ALBANY — Rural New Yorkers run into the same situations in life that require legal assistance as residents of urban and suburban regions — contract disputes, estate planning questions, real estate transactions and divorce, for instance.
But finding lawyers to advise folks who live in small towns has become increasingly challenging in "legal deserts" —areas where attorneys are in short supply.
It's a problem now being studied by a special task force created by the New York Bar Association, with experts pointing out the situation is only going to become more acute as older attorneys retire without new ones taking their place.
One task force member, veteran attorney Heidi Dennis of Plattsburgh, director of the Rural Law Center of New York, said luring lawyers just starting out in the profession to rural areas is difficult.
Unless they have family ties to the region or enjoy outdoor activities such as hiking or skiing, they may decide that there is too little for them to do in their spare time in a rural town, Dennis said.
They may also find that the salaries being offered do not meet the financial burdens they carry from the debt they racked up from loans they used to get through law school, she noted.
"Student loans come into the picture before you're even admitted to the bar," she noted. She said structuring loan forgiveness programs to relieve education-related debt for lawyers who agree to practice in rural regions would be just one way to address the lawyer gap.
A report published in April by Albany Law School's Government Law Center made several eye-opening findings following an analysis of survey answers offered by 573 lawyers in rural New York communities.
Among them: More than half the attorneys surveyed are at retirement age or fast approaching it. Also, rural areas are suffering from a dearth of lawyers with specialized, high-needs skills.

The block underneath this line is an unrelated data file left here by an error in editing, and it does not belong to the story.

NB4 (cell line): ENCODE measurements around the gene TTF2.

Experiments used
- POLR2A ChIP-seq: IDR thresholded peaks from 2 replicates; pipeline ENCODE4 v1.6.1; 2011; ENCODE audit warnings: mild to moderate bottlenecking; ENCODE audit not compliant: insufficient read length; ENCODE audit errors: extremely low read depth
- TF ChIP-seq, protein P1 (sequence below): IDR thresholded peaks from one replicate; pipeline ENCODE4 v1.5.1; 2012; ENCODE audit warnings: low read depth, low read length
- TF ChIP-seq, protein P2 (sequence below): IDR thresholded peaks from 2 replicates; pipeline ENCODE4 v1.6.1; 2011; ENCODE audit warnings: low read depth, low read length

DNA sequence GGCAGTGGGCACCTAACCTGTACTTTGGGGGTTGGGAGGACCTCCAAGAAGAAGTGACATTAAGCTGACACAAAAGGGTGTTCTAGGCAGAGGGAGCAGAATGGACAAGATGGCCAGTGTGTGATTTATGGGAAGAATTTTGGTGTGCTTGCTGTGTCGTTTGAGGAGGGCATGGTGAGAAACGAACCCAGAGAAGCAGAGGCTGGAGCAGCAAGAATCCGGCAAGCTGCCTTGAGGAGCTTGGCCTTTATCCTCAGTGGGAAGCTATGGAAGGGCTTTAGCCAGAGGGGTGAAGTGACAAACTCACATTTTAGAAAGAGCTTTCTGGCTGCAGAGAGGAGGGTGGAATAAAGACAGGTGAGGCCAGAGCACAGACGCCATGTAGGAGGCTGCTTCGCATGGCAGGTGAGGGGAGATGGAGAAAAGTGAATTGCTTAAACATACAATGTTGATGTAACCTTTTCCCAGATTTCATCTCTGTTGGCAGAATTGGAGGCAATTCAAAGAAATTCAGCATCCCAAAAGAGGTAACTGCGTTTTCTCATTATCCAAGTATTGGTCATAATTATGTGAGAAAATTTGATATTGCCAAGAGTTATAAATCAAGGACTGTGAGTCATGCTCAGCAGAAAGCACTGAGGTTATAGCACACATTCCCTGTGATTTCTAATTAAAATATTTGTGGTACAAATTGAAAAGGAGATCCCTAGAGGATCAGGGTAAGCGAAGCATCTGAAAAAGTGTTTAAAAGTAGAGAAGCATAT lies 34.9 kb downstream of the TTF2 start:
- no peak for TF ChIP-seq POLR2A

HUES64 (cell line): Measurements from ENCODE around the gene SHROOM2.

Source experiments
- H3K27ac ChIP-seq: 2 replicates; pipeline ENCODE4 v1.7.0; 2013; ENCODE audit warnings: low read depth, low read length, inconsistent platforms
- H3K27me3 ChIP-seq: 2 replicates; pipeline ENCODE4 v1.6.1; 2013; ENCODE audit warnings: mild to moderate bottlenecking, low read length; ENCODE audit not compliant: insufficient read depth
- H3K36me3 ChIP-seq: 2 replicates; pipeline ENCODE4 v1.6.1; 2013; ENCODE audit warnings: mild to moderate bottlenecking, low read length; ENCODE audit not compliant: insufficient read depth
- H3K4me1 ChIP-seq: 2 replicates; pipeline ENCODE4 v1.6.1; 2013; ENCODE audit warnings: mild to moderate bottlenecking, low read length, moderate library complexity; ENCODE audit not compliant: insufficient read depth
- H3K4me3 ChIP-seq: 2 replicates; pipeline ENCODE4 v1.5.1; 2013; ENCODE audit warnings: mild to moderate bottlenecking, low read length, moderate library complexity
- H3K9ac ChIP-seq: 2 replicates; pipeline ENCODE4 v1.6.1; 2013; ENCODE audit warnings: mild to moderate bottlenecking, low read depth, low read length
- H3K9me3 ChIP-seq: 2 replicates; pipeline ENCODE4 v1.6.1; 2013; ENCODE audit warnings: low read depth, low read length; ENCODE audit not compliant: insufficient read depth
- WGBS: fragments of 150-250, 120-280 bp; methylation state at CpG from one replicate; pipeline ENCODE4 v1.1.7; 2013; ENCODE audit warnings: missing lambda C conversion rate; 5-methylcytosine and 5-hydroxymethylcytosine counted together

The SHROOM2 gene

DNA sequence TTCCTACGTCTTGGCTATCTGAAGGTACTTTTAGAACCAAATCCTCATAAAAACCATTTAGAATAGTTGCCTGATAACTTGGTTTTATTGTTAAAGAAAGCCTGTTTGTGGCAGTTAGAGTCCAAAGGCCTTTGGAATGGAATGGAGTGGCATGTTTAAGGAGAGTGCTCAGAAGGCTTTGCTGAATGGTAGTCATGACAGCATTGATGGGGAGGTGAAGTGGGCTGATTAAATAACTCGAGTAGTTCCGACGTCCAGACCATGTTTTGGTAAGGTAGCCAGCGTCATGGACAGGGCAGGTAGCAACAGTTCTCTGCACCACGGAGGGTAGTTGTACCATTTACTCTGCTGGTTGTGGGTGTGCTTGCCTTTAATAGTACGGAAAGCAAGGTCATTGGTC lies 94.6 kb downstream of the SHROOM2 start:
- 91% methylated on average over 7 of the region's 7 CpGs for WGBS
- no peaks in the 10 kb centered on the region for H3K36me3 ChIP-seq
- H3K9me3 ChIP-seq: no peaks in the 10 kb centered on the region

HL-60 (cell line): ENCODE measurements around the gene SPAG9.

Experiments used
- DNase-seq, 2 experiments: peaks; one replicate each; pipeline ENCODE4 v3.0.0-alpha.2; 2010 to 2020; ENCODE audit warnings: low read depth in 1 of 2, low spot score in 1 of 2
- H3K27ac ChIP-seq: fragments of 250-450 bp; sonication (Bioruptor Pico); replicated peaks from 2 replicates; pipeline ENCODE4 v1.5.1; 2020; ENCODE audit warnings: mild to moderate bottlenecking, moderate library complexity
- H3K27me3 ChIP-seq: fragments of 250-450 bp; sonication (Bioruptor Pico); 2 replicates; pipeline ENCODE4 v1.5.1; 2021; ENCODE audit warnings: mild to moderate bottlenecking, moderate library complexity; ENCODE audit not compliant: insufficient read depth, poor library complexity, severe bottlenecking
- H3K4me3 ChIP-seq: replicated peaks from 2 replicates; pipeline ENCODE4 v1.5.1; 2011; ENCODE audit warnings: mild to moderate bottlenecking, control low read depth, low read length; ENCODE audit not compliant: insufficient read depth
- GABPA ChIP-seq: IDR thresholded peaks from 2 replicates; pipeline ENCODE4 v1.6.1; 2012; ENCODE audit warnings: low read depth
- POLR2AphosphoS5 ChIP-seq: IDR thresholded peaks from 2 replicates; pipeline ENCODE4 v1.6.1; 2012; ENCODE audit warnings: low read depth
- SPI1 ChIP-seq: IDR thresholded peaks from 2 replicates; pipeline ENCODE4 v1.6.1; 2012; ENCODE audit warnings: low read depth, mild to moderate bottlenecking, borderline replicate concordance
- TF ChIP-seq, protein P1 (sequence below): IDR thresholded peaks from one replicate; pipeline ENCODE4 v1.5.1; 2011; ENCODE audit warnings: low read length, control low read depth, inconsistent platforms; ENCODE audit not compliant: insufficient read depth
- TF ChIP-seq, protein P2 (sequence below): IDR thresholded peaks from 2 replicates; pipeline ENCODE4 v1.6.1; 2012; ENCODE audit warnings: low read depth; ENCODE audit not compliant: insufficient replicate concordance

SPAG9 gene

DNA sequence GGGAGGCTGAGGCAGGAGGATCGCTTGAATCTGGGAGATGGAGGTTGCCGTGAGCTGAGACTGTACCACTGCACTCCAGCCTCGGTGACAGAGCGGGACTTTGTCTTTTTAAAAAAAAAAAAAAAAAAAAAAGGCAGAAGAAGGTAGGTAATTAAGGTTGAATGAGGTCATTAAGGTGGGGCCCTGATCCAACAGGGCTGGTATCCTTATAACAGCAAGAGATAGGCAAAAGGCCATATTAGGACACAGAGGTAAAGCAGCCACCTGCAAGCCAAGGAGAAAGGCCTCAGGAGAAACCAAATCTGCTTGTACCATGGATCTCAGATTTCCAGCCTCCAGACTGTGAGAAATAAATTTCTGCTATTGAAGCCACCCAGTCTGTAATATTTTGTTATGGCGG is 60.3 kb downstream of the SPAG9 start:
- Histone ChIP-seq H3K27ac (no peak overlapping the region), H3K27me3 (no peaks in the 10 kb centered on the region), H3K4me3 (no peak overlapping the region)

The report also found that rural lawyers are being overwhelmed by the volume of cases they are handling, with many facing financial stress.
The lawyer shortage has crimped the ability of many rural New Yorkers to use the court system to address their needs. More than 60 percent of the lawyers who responded to the survey said they are unable to refer people to another attorney because there is simply no one in their region with the type of expertise the client needs.
"Research confirms what many attorneys in upstate New York already know — that there is an access to justice crisis in rural areas throughout New York and across the country,” said Henry Greenberg, president of the New York Bar Association.
In rural Chenango County, Scott Clippinger, a veteran attorney with an office in Smyrna, population 200, said practicing law in small towns is highly rewarding on many levels.
Clippinger, 76, opened his law office in the state's least populous village 37 years ago. "People said then I was going to starve," he recalled. "But I'm very comfortable."
He said lawyers in small towns find they become "part of the fiber of the community," and are vital assets for community organizations that seek them out to serve on boards of directors
"Small town folk tend to have an agrarian mindset," Clippinger said. "We still do business on a handshake with a lot of these people. I would hate to see that being lost."
Clippinger has also been appointed to the Bar Association's task force. Like Dennis, he suggested one problem that should be addressed is the pile of debt that many recent law school graduates are carrying.
"They have so much debt from the expense of law school that they can't afford to come into a rural area," said Clippinger. "They have to earn a relatively big dollar to support that debt."
The task force is expected to investigate how the shortage of rural lawyers is impacting access to justice in small towns and identify the needs of rural attorneys. It is expected to issue recommendations next year.
Many rural lawyers practice in regions where the justices presiding over the local town and village courts are non-lawyers.
Tanja Sirago, president of the New York State Magistrates Association, said as the Bar Association's decision to study the lawyer gap in rural areas underscores the value of the non-attorney justices serving in the local courts.
Sirago, a town justice in the Greene County community of Cairo, said her association supports the initiative and has asked to have input in the study.
Joe Mahoney covers the New York Statehouse for CNHI's newspapers and websites. Reach him at firstname.lastname@example.org